The other day in math class my professor showed us a paper cube he brought from home, however this was no ordinary cube. It was held together by magnets and was able to split into three different parts. The cube was split in half into two equal right triangular prisms. One of the prisms was then split once more, into a square pyramid with its vertex directly above one of its corners, and its height equal to the height of the original cube, and a third piece I can only think to describe as an irregular tetrahedron. We were split into groups to reconstruct the three polyhedra starting with their nets. I thought this was a fun exercise, and thought I would take it further outside of class.
I began with the task of constructing a specific cone, i.e. one with given dimensions. I decided I would specify the radius of the base, r, and the angle, θ, to be measured between one end of a diameter, the vertex, and the opposite end of the diameter. I first drew a qualitative net of a cone, and labeled the parts I would need to find. In my case, I needed to find the radius, R, of the pie shaped portion of the net (in the picture below, its one mighty piece of pie), as well as an angle, Φ, which must be spanned by the piece so the arc length equals the circumference of the base. I began by drawing a cross section of the cone through a diameter and the vertex. This was an isosceles triangle which I split into two congruent right triangles. I used simple trigonometry to find R in terms of r and phi. I found that R = r/sin(θ/2). I then found Φ in terms of given quantities. The key to this was simply to realize that the arc spanned by Φ must equal the circumference of the base. The formal representation of this is ΦR = 2πr, which after substituting in our value for R and solving for Φ, I concluded that Φ = 2πsin(θ/2). To test this I chose θ = 90° and a non specific radius (it ended up being 3.04 “Geogebra cms”), and used Geogebra to create my net. After folding, sure enough the angle was (about) 90°!
Feeling that the quantitative aspect cones and pyramids would reduce to trig problems, I decided to do some qualitative constructions too. I started with the problem of constructing a square pyramid whose vertex was directly above the midpoint of one of its edges, for the sake of explanation let it be the right edge. I came to the conclusion that such a net consists of two different isosceles triangles, two congruent right triangles, and one square. The right side (where the vertex lies) is an isosceles triangle with its height equal to the height of the pyramid, and its base equal to the edge of the square base. The front and back side are two congruent triangles with one leg equal to the edge of the square base, and another equal to the equal legs of the isosceles triangle on the right. The left side is the second isosceles triangle, and has two equal legs that are equal to the hypotenuse of the right triangles previously described. I again used Geogebra to make the net and construct the solid.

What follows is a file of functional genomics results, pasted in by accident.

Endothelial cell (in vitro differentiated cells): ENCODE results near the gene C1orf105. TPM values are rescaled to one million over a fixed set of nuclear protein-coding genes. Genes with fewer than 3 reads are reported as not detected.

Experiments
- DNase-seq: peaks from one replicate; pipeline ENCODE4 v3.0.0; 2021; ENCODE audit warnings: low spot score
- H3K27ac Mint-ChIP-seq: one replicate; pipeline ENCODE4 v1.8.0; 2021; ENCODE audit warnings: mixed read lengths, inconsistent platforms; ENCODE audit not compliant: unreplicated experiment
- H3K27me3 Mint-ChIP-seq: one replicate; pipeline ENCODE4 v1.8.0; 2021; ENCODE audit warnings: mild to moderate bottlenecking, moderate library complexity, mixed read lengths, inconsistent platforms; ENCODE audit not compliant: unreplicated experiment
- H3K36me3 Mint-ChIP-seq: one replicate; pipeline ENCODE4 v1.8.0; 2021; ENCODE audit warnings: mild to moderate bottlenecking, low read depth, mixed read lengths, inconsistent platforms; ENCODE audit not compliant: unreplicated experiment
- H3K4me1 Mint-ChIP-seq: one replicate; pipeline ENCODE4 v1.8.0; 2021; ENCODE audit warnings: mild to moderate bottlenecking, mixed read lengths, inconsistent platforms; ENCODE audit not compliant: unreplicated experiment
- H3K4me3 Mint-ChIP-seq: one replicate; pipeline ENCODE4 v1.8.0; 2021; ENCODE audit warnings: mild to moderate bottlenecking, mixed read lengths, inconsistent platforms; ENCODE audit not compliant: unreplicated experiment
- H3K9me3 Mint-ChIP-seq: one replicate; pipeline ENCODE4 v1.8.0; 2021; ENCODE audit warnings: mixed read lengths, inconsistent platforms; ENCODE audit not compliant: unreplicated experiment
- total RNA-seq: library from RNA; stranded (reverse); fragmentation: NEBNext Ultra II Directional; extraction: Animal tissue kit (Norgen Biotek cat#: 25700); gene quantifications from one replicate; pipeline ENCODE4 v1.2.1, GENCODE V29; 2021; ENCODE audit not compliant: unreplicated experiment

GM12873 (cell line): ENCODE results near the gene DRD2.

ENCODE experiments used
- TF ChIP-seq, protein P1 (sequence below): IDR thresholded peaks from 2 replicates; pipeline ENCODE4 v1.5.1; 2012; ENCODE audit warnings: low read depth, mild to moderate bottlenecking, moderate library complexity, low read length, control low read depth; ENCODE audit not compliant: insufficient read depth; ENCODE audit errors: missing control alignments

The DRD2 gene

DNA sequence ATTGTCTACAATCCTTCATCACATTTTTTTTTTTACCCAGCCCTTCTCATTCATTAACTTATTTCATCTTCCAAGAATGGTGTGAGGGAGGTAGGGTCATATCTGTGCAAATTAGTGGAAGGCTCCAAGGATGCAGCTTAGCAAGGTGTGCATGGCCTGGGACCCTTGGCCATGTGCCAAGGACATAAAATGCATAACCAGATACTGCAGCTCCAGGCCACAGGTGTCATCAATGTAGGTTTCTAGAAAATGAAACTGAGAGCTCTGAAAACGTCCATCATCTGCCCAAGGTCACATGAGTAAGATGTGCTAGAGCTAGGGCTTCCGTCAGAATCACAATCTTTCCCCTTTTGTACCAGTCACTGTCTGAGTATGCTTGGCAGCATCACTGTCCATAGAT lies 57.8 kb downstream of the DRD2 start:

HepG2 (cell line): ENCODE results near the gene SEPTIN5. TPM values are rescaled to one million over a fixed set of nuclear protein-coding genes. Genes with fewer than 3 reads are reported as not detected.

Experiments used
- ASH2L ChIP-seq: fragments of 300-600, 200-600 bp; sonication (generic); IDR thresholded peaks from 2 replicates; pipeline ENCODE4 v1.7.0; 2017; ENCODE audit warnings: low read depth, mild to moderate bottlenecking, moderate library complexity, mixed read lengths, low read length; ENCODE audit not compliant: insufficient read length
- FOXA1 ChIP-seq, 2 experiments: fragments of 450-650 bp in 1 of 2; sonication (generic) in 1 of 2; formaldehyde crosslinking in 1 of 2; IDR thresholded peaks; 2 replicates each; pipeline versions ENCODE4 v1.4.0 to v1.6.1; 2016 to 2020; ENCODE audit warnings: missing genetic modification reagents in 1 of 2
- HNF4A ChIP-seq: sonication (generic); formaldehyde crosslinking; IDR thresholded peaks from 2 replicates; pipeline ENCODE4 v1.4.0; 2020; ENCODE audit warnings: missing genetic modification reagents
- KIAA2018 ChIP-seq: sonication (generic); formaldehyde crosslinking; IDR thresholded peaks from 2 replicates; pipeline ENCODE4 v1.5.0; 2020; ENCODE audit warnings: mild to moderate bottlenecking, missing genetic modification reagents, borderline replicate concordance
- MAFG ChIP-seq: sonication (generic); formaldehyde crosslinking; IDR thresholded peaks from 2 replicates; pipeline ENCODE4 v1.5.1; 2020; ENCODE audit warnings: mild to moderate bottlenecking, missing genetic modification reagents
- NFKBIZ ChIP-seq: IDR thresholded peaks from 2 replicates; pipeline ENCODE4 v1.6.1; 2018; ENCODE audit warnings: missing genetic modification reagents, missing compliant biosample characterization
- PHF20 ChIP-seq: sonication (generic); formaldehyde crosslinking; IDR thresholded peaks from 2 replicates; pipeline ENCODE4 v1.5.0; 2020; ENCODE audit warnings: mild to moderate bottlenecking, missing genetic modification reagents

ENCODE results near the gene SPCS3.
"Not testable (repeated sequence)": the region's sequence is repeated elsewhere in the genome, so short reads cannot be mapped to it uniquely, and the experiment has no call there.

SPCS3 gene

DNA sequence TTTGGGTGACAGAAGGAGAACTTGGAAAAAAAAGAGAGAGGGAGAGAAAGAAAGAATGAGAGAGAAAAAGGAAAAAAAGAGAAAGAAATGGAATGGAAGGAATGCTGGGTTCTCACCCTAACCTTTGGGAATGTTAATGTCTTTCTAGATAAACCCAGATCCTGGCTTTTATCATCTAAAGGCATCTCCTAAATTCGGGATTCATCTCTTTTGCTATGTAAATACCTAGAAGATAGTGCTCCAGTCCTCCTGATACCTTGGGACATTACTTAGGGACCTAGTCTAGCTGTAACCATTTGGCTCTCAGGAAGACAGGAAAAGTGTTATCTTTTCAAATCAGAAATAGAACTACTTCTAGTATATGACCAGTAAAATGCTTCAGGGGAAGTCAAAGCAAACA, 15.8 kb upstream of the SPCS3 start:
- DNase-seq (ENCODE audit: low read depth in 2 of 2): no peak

Wanting yet a little more, I turned my attention to constructing a net for a cylinder with a whole in the middle. I could easily construct a net for a cylinder with holes in its bases, but figuring out how to connect to that the inner surface necessary to make our cylinder a solid was a bit trickier. I started by drawing two cylinders, one large (with holes in its bases), and one small. For the smaller cylinder, I used dotted lines to represent the base, as the “base” of the small cylinder is the hole in the base of the large cylinder. I tried to superimpose the two images (matching the “base” of the small cylinder to the hole in the big one), but could not. This was due to the overlap of the base of the large cylinder with the side of the small cylinder. I was ready to claim that the net was impossible to construct when the idea of splitting one of the large bases in half hit me. This would allow me to attach the side of the small cylinder to its “base” (the hole in the big base) without forcing any overlap of the big base and the small side. I found out the hard way that in order for the base splitting to work, one must be careful to attach the halves at opposite sides of the side. This is not opposite ends on the net, as the two ends come together at the same point. After a failed attempt, and one minor change, I was able to construct the net for a cylinder with a hole in it.
Throughout the process I learned that when working with nets it is very helpful to first do a qualitative analysis before a quantitative one. I also found that a good method was to start where things are simple, i.e. a base or known side, and stem from there. I would be interested to work out the quantitative description of the cylinder with a hole removed from its center. I also think it could be easily generalized in a way that the hole and cylinder need not be coaxial.